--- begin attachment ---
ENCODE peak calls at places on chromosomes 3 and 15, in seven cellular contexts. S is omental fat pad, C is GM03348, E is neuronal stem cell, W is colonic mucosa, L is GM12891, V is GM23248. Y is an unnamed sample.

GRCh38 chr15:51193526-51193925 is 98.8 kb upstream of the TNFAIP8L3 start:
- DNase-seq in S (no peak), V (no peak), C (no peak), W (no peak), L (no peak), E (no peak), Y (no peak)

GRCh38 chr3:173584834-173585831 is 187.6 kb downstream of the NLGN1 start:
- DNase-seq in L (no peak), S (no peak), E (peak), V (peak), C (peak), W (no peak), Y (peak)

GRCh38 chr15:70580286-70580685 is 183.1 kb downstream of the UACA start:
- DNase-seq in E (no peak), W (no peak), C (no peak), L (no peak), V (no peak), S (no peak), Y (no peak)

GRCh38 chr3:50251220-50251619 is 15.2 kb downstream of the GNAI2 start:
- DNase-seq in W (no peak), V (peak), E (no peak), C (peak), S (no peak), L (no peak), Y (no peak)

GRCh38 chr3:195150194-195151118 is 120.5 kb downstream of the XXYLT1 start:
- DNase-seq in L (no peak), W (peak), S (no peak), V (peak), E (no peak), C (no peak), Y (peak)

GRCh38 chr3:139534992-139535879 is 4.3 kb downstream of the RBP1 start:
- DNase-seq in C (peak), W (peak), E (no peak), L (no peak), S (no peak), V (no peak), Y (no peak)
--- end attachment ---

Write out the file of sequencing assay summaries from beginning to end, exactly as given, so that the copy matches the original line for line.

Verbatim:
ENCODE peak calls at places on chromosomes 3 and 15, in seven cellular contexts. S is omental fat pad, C is GM03348, E is neuronal stem cell, W is colonic mucosa, L is GM12891, V is GM23248. Y is an unnamed sample.

GRCh38 chr15:51193526-51193925 is 98.8 kb upstream of the TNFAIP8L3 start:
- DNase-seq in S (no peak), V (no peak), C (no peak), W (no peak), L (no peak), E (no peak), Y (no peak)

GRCh38 chr3:173584834-173585831 is 187.6 kb downstream of the NLGN1 start:
- DNase-seq in L (no peak), S (no peak), E (peak), V (peak), C (peak), W (no peak), Y (peak)

GRCh38 chr15:70580286-70580685 is 183.1 kb downstream of the UACA start:
- DNase-seq in E (no peak), W (no peak), C (no peak), L (no peak), V (no peak), S (no peak), Y (no peak)

GRCh38 chr3:50251220-50251619 is 15.2 kb downstream of the GNAI2 start:
- DNase-seq in W (no peak), V (peak), E (no peak), C (peak), S (no peak), L (no peak), Y (no peak)

GRCh38 chr3:195150194-195151118 is 120.5 kb downstream of the XXYLT1 start:
- DNase-seq in L (no peak), W (peak), S (no peak), V (peak), E (no peak), C (no peak), Y (peak)

GRCh38 chr3:139534992-139535879 is 4.3 kb downstream of the RBP1 start:
- DNase-seq in C (peak), W (peak), E (no peak), L (no peak), S (no peak), V (no peak), Y (no peak)